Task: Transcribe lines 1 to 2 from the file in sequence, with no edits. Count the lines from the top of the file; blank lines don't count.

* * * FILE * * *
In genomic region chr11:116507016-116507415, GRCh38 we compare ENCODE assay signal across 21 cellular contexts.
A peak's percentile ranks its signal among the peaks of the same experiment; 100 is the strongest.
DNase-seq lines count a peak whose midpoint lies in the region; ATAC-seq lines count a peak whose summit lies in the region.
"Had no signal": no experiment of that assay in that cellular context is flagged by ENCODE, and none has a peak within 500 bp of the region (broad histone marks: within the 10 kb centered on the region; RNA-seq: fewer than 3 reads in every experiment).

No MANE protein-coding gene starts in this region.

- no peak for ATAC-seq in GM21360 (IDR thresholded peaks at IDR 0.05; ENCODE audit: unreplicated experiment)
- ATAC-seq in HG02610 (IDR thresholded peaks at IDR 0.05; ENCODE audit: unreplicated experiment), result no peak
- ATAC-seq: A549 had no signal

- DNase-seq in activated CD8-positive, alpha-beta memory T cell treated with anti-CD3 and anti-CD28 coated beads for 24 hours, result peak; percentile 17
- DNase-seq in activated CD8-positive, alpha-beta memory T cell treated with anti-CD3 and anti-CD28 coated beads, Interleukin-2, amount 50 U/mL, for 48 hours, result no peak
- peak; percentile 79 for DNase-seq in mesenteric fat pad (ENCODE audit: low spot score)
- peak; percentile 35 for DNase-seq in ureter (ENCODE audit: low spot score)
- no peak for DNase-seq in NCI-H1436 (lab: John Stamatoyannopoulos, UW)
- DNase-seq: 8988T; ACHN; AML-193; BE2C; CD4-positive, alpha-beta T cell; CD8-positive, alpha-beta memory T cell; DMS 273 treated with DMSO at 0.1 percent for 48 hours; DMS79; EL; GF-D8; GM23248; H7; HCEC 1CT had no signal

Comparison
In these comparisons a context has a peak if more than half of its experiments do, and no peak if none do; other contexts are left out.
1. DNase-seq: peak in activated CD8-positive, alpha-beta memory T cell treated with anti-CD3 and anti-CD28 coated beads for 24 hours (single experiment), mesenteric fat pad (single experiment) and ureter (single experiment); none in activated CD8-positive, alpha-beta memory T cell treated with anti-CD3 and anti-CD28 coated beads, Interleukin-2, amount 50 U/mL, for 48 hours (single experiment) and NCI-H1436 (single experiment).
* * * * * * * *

In genomic region chr11:116507016-116507415, GRCh38 we compare ENCODE assay signal across 21 cellular contexts.
A peak's percentile ranks its signal among the peaks of the same experiment; 100 is the strongest.